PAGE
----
Call Us Toll Free: 1-855-430-7753


See if your question's been answered
Looking for more answers? Find advice to
commonly asked questions from our team
of insurance experts.


What constitutes a gap in auto insurance coverage?


A gap in auto insurance coverage is any length of time you have had an interruption in your auto insurance coverage. State laws may define a lapse differently and thus have different penalties if you are found with a gap in your auto insurance coverage.

For example the state of Minnesota defines a gap or lapse in car insurance coverage when a car owner does not maintain insurance (or another type of state authorized security) continuously on the vehicle throughout the period of the operation, maintenance or use of such motor vehicle while it is required to be registered or licensed, or is principally garaged in this state.

Changing insurance carriers or insuring different cars does not constitute a gap in coverage, unless you let your auto insurance lapse or do not replace coverage by your renewal date.

Being listed on your parents' auto insurance policy also counts toward continuous coverage.

Most insurance carriers will check to see if you have a continuous insurance coverage history. In general many companies will require no lapsed or terminated policies for preferred or standard driver rating. You are likely to be found to be a high risk driver if you have had lapses in insurance coverage due to non-payment or multiple claims. It is prudent you pay all premiums on time and not let your car insurance coverage lapse to save money with your insurance premiums and not be penalized by your state if they find out you were uninsured.

For instance in New York State penalties for a lapse include suspension of your registration and even driver's license. In NYS If you had a lapse in your insurance coverage in New York State and did not surrender your vehicle plates immediately, your registration is suspended for the same number of days that you did not have insurance coverage, but did hold the vehicle plates. However they say if your lapse was 90 days or less you can pay a civil fine based upon the number of days that you were uninsured.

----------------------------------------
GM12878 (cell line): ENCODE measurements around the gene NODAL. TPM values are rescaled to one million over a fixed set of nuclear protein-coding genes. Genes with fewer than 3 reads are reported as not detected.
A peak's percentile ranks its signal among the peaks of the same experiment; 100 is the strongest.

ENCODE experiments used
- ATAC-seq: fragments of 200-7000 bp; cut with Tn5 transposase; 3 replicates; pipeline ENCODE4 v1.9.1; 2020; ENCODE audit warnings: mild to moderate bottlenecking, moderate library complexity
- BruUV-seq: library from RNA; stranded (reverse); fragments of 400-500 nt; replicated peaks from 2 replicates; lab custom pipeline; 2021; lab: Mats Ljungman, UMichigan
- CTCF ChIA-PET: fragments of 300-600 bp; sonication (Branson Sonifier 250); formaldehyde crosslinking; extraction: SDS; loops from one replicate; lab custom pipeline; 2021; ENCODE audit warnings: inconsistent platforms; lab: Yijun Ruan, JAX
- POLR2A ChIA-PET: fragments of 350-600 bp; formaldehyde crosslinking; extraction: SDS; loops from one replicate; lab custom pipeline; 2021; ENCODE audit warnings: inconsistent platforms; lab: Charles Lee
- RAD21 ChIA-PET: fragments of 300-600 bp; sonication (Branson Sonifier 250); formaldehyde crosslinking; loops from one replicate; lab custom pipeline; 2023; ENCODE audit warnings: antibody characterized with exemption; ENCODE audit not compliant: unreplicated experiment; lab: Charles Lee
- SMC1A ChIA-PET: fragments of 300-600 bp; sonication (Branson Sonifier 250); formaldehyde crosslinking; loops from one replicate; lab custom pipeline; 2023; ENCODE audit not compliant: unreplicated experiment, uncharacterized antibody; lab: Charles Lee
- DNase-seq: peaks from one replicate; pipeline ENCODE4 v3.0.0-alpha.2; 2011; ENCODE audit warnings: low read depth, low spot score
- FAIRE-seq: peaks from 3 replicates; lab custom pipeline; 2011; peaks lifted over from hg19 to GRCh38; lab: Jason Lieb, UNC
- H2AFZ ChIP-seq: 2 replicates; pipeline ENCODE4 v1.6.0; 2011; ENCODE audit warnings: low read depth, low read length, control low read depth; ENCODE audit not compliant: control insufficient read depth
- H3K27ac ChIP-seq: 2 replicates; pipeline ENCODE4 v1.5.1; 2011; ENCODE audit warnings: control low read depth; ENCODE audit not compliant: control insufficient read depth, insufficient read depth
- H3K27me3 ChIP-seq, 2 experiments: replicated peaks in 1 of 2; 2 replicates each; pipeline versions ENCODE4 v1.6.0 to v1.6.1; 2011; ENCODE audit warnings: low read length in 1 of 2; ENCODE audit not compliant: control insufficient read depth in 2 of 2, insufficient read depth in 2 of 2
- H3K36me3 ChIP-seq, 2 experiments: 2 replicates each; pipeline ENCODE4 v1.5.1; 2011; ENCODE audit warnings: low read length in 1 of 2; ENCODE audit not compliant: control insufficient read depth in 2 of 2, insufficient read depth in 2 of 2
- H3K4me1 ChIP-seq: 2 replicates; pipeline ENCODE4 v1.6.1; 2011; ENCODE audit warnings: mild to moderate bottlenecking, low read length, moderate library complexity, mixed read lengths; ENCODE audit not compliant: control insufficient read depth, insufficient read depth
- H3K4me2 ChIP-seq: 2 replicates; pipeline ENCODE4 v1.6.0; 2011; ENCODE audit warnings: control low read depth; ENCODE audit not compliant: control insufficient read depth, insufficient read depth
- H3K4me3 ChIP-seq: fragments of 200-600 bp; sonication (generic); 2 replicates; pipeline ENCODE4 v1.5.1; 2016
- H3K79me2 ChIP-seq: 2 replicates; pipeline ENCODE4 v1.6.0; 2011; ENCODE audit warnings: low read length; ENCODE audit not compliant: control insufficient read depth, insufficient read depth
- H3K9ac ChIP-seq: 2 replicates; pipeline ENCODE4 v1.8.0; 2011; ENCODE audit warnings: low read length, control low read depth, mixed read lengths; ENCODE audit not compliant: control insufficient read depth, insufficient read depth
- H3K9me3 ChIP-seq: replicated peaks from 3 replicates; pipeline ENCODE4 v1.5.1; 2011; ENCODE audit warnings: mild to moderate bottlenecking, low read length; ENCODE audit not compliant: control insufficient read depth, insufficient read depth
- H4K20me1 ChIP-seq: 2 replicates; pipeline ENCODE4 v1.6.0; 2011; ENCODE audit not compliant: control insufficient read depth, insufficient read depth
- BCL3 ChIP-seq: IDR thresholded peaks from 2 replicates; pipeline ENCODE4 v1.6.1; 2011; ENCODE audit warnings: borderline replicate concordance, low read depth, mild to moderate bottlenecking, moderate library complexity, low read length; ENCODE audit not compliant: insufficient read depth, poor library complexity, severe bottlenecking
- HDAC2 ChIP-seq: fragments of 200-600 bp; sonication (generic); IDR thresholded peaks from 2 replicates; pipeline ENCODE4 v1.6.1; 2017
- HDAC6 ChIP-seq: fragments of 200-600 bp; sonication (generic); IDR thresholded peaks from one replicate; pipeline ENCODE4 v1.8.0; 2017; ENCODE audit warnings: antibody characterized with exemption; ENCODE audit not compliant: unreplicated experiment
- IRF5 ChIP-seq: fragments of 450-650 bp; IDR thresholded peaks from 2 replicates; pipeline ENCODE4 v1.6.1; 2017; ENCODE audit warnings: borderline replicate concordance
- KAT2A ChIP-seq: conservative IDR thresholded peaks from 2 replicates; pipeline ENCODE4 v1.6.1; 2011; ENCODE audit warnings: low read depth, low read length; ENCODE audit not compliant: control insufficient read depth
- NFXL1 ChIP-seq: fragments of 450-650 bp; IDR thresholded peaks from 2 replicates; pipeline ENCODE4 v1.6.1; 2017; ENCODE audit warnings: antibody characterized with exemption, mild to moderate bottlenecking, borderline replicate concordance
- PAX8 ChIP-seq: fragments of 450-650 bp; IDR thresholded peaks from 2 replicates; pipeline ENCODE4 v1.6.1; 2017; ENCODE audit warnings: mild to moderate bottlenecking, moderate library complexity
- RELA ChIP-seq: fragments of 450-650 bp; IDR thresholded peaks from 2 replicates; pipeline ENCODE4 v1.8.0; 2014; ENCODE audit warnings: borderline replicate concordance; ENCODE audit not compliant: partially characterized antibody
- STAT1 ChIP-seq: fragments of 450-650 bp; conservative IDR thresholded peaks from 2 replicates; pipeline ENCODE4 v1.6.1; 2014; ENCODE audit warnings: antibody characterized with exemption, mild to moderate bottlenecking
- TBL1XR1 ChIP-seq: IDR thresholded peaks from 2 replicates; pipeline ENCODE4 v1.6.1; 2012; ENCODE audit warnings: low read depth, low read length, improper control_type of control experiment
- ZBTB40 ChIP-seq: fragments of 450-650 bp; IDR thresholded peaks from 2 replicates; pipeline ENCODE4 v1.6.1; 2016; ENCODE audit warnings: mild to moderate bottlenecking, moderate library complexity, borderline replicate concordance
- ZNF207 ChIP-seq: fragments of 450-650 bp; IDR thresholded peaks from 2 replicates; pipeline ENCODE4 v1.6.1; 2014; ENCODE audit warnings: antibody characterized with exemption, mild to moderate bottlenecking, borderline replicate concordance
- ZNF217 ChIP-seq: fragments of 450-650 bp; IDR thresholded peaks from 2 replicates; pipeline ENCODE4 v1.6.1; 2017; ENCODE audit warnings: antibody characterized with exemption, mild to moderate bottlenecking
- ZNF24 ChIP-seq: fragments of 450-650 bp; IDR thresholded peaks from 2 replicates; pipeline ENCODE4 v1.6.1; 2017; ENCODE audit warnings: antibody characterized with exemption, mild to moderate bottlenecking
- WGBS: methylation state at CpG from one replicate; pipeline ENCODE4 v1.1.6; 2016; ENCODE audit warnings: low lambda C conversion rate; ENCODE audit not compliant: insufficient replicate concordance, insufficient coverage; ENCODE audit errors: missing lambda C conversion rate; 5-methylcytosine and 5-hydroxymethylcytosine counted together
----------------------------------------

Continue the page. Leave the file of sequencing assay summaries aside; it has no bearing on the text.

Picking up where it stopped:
If the time you had a gap in auto insurance coverage was more than 90 days, your driver license is also suspended for the same number of days as the registration.  If you do not surrender your plates to the DMV they will suspend your registration and driver license indefinitely. To reinstate your driver license you must pay a fee of $25 when the suspension ends.

So a gap in auto insurance is when your car is still registered and your insurance coverage is not in effect basically. This may be due to changing insurers and you cancel one policy before starting the next, canceling insurance on a vehicle before turning in your plates to the state, you are late paying your policy and it cancels but then a few days later you pay and have it reinstated. Keep in mind many states will find that you have a lapse if you register a vehicle and wait to put insurance coverage on it.

Make sure you are not driving uninsured or have a gap in your auto insurance coverage by always making sure your policy is paid on time. If changing companies have the new coverages in effect before canceling your old coverage. You can get started with low cost car insurance quotes here with CarInsurance.com.

Add Comment

Leave a Comment
1 Responses to "What constitutes a gap in auto insurance coverage?"
  1. Anonymous

    Just wanting to know about a specific state law.